Therefore over a period of ten years, he might have paid out a hundred dollars on boots, twice as much as the man who could afford fifty dollars up front ten years before. And he would still have wet feet.

Via https://wiki.lspace.org/mediawiki/Sam_Vimes_Theory_of_Economic_Injustice

While you can’t always avoid going cheap, remember that quality can be more affordable in the long run. Whether you can afford to buy better quality up front is another question. But when you can afford to buy something that will last really well, do so.

Giving In To Temptations

Everyone gets tempted to spend extra money sometimes. There’s a reason why many people joke about how dangerous it is to go to Target, or that the minimum total purchase at Costco is $100. It’s also why you should never go grocery shopping when you’re hungry. It’s too easy to buy more than you need.

One way to help is to make a shopping list before you go and stick to it. I mentioned this back in the planning section, but it bears repeating.

Think about the things that will tempt you to spend extra money, and figure out ways to avoid them. This way, you’ll be ready when they happen. And they will.

Looking At Money Saved As Extra Money

It’s great when you get an amazing deal on something, isn’t it? You planned on spending $50, but it was $10 off. That’s $10 you can spend elsewhere, right?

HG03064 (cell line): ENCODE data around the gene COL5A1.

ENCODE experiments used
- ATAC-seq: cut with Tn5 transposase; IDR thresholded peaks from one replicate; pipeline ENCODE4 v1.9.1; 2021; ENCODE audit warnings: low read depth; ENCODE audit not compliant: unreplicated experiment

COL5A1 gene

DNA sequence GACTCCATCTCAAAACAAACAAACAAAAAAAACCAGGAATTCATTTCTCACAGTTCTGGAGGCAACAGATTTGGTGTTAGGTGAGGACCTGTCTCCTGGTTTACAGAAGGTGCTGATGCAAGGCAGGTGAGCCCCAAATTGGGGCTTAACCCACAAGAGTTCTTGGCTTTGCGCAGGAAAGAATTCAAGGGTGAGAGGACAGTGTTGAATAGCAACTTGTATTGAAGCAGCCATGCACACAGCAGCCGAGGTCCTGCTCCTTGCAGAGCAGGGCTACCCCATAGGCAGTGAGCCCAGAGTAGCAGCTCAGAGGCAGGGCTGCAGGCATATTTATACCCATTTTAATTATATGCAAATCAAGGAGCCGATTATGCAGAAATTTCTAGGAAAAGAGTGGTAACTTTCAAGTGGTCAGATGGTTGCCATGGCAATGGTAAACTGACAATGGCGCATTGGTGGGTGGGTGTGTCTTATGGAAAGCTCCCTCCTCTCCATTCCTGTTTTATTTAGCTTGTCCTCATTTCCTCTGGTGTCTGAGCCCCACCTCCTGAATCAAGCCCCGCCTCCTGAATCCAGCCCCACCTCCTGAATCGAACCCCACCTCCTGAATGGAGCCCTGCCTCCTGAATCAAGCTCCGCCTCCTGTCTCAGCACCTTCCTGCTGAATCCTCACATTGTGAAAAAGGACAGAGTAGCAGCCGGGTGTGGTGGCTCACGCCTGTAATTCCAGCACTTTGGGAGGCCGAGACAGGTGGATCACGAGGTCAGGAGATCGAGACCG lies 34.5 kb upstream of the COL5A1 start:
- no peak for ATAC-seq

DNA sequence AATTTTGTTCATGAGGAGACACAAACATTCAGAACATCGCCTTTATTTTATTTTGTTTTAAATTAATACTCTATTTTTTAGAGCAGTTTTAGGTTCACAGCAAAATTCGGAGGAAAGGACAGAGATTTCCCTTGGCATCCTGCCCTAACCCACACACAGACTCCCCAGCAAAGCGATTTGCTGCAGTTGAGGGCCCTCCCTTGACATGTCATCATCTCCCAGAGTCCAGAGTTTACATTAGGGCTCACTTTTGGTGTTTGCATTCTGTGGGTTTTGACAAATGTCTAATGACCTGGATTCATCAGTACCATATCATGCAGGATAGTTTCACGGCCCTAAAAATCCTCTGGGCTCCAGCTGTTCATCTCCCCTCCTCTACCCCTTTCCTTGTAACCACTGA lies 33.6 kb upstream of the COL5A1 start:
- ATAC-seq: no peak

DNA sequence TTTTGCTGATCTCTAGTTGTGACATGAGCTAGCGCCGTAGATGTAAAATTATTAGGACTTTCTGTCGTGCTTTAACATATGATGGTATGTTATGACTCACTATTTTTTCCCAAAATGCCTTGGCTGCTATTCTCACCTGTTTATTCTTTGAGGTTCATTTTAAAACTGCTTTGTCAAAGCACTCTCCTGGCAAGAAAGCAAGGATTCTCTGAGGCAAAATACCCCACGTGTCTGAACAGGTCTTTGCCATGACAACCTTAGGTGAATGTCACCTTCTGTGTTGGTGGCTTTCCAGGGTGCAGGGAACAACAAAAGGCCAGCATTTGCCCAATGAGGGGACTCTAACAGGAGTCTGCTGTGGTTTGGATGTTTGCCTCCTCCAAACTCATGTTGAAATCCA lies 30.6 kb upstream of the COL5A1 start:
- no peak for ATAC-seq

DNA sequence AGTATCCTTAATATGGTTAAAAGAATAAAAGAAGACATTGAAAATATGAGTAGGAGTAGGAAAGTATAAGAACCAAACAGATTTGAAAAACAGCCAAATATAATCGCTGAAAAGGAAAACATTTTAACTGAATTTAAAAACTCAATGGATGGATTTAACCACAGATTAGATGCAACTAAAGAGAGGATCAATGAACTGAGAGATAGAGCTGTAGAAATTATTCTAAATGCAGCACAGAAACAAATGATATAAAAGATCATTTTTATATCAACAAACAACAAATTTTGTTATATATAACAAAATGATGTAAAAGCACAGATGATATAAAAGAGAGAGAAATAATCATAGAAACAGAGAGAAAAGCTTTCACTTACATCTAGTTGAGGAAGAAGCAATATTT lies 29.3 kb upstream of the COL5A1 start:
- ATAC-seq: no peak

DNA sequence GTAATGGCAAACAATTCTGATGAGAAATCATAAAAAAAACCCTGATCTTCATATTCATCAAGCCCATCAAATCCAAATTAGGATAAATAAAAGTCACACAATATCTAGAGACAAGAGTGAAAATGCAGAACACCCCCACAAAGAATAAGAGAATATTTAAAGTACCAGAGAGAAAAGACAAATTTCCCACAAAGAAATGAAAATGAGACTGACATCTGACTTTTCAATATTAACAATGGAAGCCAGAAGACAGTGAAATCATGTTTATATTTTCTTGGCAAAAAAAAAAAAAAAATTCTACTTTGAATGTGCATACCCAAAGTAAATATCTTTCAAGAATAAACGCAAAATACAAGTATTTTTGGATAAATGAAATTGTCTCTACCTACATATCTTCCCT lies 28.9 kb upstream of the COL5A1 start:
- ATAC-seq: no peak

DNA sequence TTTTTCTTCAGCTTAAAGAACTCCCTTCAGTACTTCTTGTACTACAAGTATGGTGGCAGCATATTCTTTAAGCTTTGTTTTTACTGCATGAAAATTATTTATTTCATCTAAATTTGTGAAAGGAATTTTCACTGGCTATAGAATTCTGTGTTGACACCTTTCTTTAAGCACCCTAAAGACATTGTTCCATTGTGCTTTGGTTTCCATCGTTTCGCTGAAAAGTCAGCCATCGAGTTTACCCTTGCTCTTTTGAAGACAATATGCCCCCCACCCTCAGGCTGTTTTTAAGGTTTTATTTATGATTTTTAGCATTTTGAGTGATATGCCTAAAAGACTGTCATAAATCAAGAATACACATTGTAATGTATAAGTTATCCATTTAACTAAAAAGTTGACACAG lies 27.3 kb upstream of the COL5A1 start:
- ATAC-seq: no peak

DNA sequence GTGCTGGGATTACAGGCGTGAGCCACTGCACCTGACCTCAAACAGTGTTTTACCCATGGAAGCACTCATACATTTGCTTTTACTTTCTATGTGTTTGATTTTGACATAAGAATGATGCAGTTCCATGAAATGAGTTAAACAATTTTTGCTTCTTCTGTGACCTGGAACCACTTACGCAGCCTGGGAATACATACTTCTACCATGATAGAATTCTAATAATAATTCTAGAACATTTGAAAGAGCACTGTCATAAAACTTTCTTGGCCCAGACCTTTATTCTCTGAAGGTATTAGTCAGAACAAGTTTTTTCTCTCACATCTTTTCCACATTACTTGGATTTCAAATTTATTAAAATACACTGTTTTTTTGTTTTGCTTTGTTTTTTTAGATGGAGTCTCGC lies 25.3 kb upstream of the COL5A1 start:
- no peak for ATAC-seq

Not necessarily.

For one thing, the money saved can be something of an illusion. How often does the item really cost full price?

Stores know you like deals, and so they set them up so that you want to spend more to get the best deal. It’s why you have to buy at least four items for some deals or get a higher dollar amount off your total purchase when you spend more. It’s a trap. You might even end up spending more than you had budgeted for.

When the savings are real, you’re better off putting that money aside rather than spending it as though it’s extra. Don’t use savings as an excuse to splurge, especially if that makes you spend more than you saved.

One of the best things you can do is to know when to buy and when to save. A healthy budget will keep you and your family in better financial condition. Take steps so that you’re ready for emergencies or unplanned but necessary expenses, and you’ll have a better shot at keeping your budget healthy.

Disclosure: Some of the links in this post may be 'affiliate links.' This means if you click on the link and purchase the item, I will receive an affiliate commission.